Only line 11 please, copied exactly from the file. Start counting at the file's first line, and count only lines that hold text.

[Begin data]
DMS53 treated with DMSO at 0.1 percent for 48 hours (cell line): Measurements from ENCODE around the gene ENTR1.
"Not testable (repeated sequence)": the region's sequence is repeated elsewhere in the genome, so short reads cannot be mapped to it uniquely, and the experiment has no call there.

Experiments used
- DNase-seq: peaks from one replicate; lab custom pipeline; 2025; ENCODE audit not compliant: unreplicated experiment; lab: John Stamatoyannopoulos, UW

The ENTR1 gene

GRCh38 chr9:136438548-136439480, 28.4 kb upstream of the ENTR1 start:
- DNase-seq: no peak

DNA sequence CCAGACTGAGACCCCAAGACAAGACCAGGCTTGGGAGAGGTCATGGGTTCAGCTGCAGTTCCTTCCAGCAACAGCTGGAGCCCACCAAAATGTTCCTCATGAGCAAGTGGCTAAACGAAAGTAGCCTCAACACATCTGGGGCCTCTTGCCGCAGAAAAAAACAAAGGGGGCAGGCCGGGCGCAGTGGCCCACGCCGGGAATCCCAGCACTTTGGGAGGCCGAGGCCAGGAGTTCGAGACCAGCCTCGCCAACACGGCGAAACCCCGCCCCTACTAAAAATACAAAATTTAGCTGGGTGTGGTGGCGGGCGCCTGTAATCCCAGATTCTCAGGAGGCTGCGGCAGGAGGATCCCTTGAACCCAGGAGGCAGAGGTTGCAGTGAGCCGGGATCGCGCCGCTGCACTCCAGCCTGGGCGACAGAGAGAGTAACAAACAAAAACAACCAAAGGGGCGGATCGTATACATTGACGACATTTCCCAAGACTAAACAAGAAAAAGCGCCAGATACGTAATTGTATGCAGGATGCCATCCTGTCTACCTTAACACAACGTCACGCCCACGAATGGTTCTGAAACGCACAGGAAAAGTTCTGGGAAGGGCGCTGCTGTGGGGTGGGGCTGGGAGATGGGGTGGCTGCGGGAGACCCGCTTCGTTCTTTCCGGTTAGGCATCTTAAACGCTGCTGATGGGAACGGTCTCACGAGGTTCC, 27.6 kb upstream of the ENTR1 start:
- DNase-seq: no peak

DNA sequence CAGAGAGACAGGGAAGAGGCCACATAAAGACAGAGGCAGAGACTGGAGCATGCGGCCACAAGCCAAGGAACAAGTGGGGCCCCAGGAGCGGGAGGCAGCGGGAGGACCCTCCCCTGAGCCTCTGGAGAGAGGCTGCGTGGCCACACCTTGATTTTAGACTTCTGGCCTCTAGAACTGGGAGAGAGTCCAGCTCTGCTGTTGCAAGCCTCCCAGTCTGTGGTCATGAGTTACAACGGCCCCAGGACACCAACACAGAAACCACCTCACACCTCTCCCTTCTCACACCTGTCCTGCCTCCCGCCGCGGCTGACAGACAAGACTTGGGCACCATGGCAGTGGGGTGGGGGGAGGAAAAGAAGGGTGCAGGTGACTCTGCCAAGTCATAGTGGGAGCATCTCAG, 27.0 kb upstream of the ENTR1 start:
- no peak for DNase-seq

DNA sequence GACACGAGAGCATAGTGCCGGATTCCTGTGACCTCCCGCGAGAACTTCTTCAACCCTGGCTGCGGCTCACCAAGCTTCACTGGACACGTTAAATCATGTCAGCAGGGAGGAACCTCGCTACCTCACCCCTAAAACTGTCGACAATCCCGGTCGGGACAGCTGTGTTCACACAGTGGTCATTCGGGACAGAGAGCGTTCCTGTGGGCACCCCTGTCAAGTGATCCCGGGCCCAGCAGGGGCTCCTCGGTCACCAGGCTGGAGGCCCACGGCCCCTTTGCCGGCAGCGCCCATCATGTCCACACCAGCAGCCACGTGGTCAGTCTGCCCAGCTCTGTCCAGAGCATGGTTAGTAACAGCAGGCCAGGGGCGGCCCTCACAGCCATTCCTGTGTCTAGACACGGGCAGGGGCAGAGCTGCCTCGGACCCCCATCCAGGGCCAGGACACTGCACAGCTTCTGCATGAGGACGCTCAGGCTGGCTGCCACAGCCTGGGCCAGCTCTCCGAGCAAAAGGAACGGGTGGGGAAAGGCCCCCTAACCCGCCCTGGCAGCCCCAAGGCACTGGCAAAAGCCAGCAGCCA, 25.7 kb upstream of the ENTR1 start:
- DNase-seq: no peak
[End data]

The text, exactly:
- no peak for DNase-seq